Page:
Today is the day that, had he lived, Coltrane would have been in his nineties. But when Coltrane died, he was in his forties; and in jazz terms he was still considered a young man with a possibility of being active in the future. In 2014, Ted Gioia wrote an essay for the Daily Beast, speculating that Coltrane's recording at Temple University was a glimpse of the music that Coltrane would have possibly made had he lived longer.
Speculative thinking about the destinies of our lost heroes and heroines is common in jazz. We wonder what Charlie Parker would have done if he had lived to go study with Varese; we attempt (through stylistic troping) to recall a sense of them. In this, we are thinking of the future of a spiritual- or philosophically-driven technical practice (listen to the low A-flats that Coltrane intones in "Naima": what is he communicating?) related to black aesthetics.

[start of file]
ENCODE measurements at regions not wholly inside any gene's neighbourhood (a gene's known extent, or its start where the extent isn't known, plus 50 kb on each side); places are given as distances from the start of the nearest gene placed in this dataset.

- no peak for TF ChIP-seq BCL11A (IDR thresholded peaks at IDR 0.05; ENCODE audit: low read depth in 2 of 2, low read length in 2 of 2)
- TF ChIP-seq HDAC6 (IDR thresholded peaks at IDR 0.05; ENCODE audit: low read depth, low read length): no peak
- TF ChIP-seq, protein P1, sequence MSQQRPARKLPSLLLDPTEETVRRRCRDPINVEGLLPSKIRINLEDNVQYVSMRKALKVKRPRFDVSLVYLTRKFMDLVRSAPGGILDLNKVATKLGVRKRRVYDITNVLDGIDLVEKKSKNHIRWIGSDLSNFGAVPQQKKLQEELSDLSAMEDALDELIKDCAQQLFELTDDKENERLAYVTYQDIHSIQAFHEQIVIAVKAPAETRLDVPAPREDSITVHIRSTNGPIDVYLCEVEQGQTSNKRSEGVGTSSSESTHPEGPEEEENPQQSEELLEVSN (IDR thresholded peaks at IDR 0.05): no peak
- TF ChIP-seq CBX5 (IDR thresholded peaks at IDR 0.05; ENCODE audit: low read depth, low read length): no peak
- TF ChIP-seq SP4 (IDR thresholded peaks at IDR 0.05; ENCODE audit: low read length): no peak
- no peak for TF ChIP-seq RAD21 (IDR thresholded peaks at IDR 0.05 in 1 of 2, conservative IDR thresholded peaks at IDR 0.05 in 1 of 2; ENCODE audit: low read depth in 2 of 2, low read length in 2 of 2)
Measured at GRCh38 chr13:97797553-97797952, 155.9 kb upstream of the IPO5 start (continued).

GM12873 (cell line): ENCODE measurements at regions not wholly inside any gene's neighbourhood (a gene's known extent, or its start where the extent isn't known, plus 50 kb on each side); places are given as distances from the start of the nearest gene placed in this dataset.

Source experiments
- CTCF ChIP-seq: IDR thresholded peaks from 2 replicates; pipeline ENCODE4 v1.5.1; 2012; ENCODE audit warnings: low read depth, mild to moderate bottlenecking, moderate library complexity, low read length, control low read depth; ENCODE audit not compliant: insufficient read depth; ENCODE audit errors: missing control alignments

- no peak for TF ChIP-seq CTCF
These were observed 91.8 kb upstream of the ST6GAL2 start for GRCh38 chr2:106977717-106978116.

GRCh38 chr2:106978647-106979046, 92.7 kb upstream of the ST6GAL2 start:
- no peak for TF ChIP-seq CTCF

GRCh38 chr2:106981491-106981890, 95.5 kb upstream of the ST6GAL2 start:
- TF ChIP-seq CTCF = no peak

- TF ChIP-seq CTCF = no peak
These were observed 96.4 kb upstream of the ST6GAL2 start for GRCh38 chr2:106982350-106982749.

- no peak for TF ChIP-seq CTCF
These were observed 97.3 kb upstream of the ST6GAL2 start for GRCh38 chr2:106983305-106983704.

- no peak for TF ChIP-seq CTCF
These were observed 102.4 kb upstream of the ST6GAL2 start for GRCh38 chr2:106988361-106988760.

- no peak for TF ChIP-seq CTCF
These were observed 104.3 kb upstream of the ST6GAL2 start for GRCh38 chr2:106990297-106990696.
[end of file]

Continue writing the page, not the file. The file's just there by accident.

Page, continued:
We are all Afrofuturists when we think of Coltrane.